På sporet av en norsk krigerkultur: Holdninger til militærmakt før og nå
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- Militære studier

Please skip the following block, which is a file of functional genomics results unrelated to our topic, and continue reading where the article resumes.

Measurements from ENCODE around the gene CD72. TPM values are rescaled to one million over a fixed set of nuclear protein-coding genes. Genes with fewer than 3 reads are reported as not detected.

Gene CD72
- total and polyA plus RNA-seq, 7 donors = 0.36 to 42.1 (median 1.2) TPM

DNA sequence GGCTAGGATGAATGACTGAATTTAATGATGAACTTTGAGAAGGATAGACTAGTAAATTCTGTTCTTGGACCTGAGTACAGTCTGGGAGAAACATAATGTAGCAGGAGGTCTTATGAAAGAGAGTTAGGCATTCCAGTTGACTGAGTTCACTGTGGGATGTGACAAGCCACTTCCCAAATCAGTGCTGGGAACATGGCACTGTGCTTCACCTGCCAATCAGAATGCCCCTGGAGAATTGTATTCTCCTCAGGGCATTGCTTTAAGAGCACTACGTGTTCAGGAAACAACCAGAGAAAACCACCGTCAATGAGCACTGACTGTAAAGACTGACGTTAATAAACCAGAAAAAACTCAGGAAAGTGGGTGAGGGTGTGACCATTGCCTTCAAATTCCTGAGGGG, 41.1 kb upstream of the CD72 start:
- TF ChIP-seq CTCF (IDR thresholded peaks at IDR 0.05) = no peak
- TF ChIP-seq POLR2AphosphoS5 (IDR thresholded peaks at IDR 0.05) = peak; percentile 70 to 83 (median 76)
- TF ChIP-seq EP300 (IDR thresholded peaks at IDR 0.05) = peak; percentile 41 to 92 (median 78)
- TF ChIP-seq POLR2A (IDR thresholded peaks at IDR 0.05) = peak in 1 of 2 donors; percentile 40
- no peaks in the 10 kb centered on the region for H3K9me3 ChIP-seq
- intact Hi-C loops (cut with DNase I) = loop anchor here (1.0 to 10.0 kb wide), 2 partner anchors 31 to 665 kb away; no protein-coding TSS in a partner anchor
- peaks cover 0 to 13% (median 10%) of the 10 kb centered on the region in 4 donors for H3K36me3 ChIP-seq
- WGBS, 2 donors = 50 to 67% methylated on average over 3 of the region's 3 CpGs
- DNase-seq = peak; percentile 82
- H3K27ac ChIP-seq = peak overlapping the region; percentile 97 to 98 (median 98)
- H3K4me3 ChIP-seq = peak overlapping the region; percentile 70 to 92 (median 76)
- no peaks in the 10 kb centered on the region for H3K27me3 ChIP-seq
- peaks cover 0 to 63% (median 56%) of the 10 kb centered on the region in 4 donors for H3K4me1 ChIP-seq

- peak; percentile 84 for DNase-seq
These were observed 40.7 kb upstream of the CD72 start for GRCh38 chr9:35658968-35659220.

This study sets out to explore the virtues of a possible Norwegian warrior culture. Examining military journals, Army Field Manuals, doctrines and even fictional literary sources from the turn of the last two centuries, the analysis identifies a number of main currents in Norwegian ideas on war and warfare. By comparing military culture at the national level with the individual warrior level in the Norwegian Armed Forces, the study finds that around 1900, the military culture was heavily influenced by the common political and ideological currents in Europe, such as nationalism, militarism, Social Darwinism, war theology and the cult of the offensive, as well as Michael Howard’s concept of bellicism. Built on national ideology, the warrior subculture reflected «the hard values of the battlefield». A hundred years later, military culture has been rocked by tremendous social and political changes. Replacing nationalism with individualism and humanism, the overall cultural and ideological arguments for waging war have ceased referring to the fatherland and come to be legitimized by the Universal Human Rights, reflecting the increase in Norwegian troop contributions to multinational operations from the 1990ies onwards. Even so, the Norwegian Army’s warrior subculture remains relatively unchanged, as it continues to reflect the virtues that are still essential to success on the battlefield. Key findings suggest that the present warrior subculture is a result of the functional imperative fully in line with the ancient warrior cultures.